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The Only Introduction to Reactive Programming You Need

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So you're heard about Functional Reactive Programming (FRP) but you're not entirely sure what it is. Well, welcome to the club, it's only populated by everyone. It's notoriously difficult to explain what exactly FRP is, and how you go about implementing it. More than one person has tried taking it on, even just the definition--it's just very hard to hit general audiences with the language. Wikipedia tried (too dry), StackOverflow only talks about it at a niche level, and Microsoft's RX explanation is too embedded in their own jargon. And I definitely can't put a better spin on it than these three already have.

Finally though, FRP is made a bit more clear by Andre Staltz over on his Github snippets blog.

"FRP is programming with asynchronous data streams."

Maybe that seems a bit reductive to you but it's about as clear as it gets. Of course, that's not all he has to say on the subject. The whole blog post is a lengthy and detailed review not only of what is Reactive Programming, but why is it worth your time, about which he offers this on why you should adopt FRP:

The benefit is more evident in modern webapps and mobile apps that are highly interactive with a multitude of UI events related to data events. 10 years ago, interaction with web pages was basically about submitting a long form to the backend and performing simple rendering to the frontend. Apps have evolved to be more real-time: modifying a single form field can automatically trigger a save to the backend, "likes" to some content can be reflected in real time to other connected users, and so forth.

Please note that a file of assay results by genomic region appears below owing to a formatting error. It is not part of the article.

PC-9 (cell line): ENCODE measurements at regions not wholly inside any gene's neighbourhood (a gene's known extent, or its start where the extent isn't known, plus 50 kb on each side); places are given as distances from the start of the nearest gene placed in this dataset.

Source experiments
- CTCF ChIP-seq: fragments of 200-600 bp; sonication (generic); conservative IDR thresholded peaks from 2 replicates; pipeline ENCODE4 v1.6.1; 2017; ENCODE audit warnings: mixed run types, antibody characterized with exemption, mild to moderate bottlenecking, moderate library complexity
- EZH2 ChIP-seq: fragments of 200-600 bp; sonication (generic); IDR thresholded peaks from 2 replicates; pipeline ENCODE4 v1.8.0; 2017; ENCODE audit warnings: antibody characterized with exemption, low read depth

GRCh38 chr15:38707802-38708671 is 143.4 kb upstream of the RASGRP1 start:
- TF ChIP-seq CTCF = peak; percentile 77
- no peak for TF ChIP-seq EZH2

Apps nowadays have an abundancy of real-time events of every kind that enable a highly interactive experience to the user. We need tools for properly dealing with that, and Reactive Programming is an answer.

It's exhausting how thorough Staltz is, but it's very useful because of that. He goes as far as to respond (comprehensively and intelligently!) in the comments with even more useful material. He is an inspiration to us all.



Honey Monster replied on Wed, 2014/07/09 - 6:46am

Awesome reading: Your mouse is a database by Erik Meijer (

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